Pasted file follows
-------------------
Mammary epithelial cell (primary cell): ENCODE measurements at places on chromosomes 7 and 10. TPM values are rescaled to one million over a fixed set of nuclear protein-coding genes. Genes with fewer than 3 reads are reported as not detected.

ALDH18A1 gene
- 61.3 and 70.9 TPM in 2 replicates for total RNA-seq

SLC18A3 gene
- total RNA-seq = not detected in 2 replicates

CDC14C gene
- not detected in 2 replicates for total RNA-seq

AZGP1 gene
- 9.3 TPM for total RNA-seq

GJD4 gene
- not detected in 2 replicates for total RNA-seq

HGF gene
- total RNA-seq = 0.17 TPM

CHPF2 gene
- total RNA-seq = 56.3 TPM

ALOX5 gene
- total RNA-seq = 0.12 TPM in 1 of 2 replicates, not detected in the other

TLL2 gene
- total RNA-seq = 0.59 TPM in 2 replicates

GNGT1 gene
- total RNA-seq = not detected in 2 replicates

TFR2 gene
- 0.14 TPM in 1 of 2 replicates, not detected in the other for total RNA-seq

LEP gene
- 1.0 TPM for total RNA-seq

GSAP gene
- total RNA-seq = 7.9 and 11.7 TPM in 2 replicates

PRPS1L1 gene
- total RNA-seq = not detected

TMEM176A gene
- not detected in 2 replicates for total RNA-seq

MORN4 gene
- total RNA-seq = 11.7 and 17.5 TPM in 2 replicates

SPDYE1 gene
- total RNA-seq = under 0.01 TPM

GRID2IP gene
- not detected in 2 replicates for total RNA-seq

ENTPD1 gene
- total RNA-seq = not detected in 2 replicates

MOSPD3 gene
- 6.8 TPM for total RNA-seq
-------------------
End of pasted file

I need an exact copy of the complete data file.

Mammary epithelial cell (primary cell): ENCODE measurements at places on chromosomes 7 and 10. TPM values are rescaled to one million over a fixed set of nuclear protein-coding genes. Genes with fewer than 3 reads are reported as not detected.

ALDH18A1 gene
- 61.3 and 70.9 TPM in 2 replicates for total RNA-seq

SLC18A3 gene
- total RNA-seq = not detected in 2 replicates

CDC14C gene
- not detected in 2 replicates for total RNA-seq

AZGP1 gene
- 9.3 TPM for total RNA-seq

GJD4 gene
- not detected in 2 replicates for total RNA-seq

HGF gene
- total RNA-seq = 0.17 TPM

CHPF2 gene
- total RNA-seq = 56.3 TPM

ALOX5 gene
- total RNA-seq = 0.12 TPM in 1 of 2 replicates, not detected in the other

TLL2 gene
- total RNA-seq = 0.59 TPM in 2 replicates

GNGT1 gene
- total RNA-seq = not detected in 2 replicates

TFR2 gene
- 0.14 TPM in 1 of 2 replicates, not detected in the other for total RNA-seq

LEP gene
- 1.0 TPM for total RNA-seq

GSAP gene
- total RNA-seq = 7.9 and 11.7 TPM in 2 replicates

PRPS1L1 gene
- total RNA-seq = not detected

TMEM176A gene
- not detected in 2 replicates for total RNA-seq

MORN4 gene
- total RNA-seq = 11.7 and 17.5 TPM in 2 replicates

SPDYE1 gene
- total RNA-seq = under 0.01 TPM

GRID2IP gene
- not detected in 2 replicates for total RNA-seq

ENTPD1 gene
- total RNA-seq = not detected in 2 replicates

MOSPD3 gene
- 6.8 TPM for total RNA-seq